“Today’s program looks at what states people liked in 2019. Mike, the U.S. is a big country which means people have numerous choices for where they live. People exercise this choice by sometimes moving from one state to another. Each year we can look at data for how many people moved in versus how many people moved out to gauge the popularity of states. What did the data show for 2019, particularly for North Carolina?”
“Well, we’re going to get more of this data as 2020 rolls on, but we have an initial look at this question from United Van Lines. Obviously United Van Lines moves people around the country, and the just released their data for 2019. And what they looked at was simply the number of people moving into a state versus the number of people that moved out of the state, and then they take that as a percentage of the state population to get a rate.”
“They found for 2019, again based on their data, North Carolina was the ninth most popular state in terms of it’s excess of people moving into North Carolina versus people moving out. And this is not unusual. North Carolina has been in the top-ten of popular states to move to for many, many years. Now if you look at other states in the southeast, North Carolina’s popularity was only beaten by South Carolina which ranked eighth and Florida which ranked seventh.”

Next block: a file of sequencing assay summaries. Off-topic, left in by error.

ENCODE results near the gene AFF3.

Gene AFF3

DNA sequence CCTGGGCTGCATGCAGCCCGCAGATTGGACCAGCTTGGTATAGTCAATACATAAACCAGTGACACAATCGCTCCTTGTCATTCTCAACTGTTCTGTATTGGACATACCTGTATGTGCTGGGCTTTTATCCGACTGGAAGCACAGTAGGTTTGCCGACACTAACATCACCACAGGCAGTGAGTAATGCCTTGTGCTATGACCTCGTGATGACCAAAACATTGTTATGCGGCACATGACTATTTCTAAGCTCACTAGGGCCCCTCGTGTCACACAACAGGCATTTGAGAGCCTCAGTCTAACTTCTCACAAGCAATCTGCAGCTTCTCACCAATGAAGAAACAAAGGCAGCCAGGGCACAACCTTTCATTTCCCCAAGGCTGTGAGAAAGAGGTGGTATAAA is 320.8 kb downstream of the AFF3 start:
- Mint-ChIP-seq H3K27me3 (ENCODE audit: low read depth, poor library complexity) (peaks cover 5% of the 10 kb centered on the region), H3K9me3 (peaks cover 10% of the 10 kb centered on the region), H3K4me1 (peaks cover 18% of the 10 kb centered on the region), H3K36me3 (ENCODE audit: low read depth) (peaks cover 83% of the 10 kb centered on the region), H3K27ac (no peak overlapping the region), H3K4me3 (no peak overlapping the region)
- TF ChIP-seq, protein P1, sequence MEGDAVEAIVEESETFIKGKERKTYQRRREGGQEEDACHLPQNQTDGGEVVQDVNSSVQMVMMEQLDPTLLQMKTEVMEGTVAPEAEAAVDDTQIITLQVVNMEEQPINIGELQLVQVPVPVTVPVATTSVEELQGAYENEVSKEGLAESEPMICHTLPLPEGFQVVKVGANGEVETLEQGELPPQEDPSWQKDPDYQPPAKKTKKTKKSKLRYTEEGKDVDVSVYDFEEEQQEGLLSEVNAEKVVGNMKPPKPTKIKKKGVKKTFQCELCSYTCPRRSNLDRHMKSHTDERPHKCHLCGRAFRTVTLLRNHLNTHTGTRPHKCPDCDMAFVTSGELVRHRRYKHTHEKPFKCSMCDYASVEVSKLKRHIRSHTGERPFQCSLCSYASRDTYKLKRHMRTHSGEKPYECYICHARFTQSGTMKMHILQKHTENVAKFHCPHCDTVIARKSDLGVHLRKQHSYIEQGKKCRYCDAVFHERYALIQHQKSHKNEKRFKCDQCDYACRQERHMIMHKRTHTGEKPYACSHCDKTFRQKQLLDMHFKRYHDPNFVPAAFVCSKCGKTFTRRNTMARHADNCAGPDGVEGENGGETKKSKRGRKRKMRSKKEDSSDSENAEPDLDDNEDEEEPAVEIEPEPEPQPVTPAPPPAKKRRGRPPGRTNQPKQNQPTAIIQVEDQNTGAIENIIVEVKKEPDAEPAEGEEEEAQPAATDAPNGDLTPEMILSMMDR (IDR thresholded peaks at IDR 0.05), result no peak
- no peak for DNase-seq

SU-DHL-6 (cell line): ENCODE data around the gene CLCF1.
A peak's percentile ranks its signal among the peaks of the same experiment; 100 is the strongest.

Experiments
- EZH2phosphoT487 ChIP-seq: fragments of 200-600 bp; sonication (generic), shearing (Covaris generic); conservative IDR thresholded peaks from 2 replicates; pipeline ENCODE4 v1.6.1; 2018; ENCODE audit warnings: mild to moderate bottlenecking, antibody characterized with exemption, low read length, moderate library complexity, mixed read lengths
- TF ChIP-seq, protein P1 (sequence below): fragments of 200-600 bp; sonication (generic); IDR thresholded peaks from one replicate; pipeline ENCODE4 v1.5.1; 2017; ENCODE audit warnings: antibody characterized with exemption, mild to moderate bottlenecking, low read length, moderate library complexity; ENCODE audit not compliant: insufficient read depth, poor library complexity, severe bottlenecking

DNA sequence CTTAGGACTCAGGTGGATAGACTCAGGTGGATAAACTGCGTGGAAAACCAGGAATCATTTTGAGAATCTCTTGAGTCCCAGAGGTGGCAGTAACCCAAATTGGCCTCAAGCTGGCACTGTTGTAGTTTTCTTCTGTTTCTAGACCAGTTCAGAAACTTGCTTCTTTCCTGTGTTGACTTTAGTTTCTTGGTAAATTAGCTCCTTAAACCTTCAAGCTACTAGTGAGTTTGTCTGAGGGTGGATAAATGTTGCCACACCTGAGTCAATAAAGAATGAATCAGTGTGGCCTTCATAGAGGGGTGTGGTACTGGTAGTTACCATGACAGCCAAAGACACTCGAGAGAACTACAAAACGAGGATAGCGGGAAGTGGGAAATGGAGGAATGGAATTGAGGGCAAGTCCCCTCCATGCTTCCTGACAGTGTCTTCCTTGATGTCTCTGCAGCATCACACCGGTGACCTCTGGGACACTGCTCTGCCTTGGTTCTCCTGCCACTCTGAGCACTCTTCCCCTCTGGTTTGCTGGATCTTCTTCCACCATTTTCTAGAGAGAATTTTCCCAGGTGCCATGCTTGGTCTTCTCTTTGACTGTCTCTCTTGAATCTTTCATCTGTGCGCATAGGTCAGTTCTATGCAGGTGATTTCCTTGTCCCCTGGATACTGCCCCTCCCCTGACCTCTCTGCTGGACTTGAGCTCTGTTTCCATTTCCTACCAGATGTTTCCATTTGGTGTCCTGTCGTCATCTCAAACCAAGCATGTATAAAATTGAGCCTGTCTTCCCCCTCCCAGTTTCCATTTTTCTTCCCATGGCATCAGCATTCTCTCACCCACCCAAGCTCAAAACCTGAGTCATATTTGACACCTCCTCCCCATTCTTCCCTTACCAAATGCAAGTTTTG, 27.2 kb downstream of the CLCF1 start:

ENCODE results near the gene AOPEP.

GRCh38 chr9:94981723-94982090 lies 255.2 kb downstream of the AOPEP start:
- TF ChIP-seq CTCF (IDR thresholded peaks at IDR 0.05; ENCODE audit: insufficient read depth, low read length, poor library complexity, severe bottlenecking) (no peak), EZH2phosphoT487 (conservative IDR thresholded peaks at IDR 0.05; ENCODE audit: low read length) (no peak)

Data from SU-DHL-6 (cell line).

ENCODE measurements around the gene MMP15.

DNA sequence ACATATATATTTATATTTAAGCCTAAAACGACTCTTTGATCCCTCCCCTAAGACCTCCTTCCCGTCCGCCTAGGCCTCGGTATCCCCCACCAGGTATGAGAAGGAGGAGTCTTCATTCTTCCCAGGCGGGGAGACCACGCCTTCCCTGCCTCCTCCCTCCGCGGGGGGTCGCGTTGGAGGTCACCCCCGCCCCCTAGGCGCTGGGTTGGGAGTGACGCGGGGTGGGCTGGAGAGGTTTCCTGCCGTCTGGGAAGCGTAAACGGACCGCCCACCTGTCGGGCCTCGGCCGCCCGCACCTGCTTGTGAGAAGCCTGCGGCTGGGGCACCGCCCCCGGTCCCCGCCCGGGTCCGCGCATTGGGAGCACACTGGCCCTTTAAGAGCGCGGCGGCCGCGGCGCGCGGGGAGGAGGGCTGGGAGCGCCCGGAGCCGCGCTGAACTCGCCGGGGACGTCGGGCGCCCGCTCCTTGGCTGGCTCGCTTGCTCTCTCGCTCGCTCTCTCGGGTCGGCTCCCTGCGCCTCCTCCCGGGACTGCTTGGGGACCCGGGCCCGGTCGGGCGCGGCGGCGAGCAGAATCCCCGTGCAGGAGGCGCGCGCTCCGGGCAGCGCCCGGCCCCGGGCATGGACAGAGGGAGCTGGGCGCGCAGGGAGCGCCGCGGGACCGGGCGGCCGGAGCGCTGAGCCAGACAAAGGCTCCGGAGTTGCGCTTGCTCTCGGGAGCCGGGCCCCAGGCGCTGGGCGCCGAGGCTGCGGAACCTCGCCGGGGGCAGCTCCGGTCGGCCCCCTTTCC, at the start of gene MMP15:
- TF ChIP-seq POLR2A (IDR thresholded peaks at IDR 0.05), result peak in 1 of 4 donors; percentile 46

“Now if you look around the country, and you ask what was the most popular state people moved to in 2019 here’s a surprise, at least for me. The number one state was Vermont. The number two state was Idaho. I think what’s going on there with both of those states may be people who live next door. In the case of Vermont, New York and New Jersey. In the case of Idaho, California and maybe some of the folks in those bigger states moving to a smaller state.”
“At the opposite end of the spectrum, the least attractive state for people to move to, and I don’t want to hurt anyone’s feelings, but it was in 2019 New Jersey. The second least popular, attractive state to move to was Illinois.”
Mike Walden is a William Neal Reynolds Distinguished Professor in the Department of Agricultural and Resource Economics at North Carolina State University who teaches and writes on personal finance, economic outlook and public policy.